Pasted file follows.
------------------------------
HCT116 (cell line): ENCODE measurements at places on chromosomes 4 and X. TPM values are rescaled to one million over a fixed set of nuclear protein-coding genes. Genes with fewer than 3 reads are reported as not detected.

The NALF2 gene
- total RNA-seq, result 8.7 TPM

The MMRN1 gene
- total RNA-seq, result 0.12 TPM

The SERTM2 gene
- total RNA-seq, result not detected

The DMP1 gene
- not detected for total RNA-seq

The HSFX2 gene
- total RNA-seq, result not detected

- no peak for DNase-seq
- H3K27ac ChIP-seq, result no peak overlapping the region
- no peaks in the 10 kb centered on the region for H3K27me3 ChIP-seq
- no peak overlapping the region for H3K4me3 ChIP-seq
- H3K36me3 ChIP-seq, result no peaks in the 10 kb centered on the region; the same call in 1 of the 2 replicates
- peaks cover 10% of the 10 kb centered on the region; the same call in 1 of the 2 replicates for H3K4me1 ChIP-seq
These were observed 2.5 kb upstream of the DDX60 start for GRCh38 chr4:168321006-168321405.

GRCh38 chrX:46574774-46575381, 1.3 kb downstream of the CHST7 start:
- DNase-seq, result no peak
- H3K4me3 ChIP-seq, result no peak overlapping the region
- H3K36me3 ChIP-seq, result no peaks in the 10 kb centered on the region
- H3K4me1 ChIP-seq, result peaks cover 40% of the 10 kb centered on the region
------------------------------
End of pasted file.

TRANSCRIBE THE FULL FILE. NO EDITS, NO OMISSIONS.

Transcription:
HCT116 (cell line): ENCODE measurements at places on chromosomes 4 and X. TPM values are rescaled to one million over a fixed set of nuclear protein-coding genes. Genes with fewer than 3 reads are reported as not detected.

The NALF2 gene
- total RNA-seq, result 8.7 TPM

The MMRN1 gene
- total RNA-seq, result 0.12 TPM

The SERTM2 gene
- total RNA-seq, result not detected

The DMP1 gene
- not detected for total RNA-seq

The HSFX2 gene
- total RNA-seq, result not detected

- no peak for DNase-seq
- H3K27ac ChIP-seq, result no peak overlapping the region
- no peaks in the 10 kb centered on the region for H3K27me3 ChIP-seq
- no peak overlapping the region for H3K4me3 ChIP-seq
- H3K36me3 ChIP-seq, result no peaks in the 10 kb centered on the region; the same call in 1 of the 2 replicates
- peaks cover 10% of the 10 kb centered on the region; the same call in 1 of the 2 replicates for H3K4me1 ChIP-seq
These were observed 2.5 kb upstream of the DDX60 start for GRCh38 chr4:168321006-168321405.

GRCh38 chrX:46574774-46575381, 1.3 kb downstream of the CHST7 start:
- DNase-seq, result no peak
- H3K4me3 ChIP-seq, result no peak overlapping the region
- H3K36me3 ChIP-seq, result no peaks in the 10 kb centered on the region
- H3K4me1 ChIP-seq, result peaks cover 40% of the 10 kb centered on the region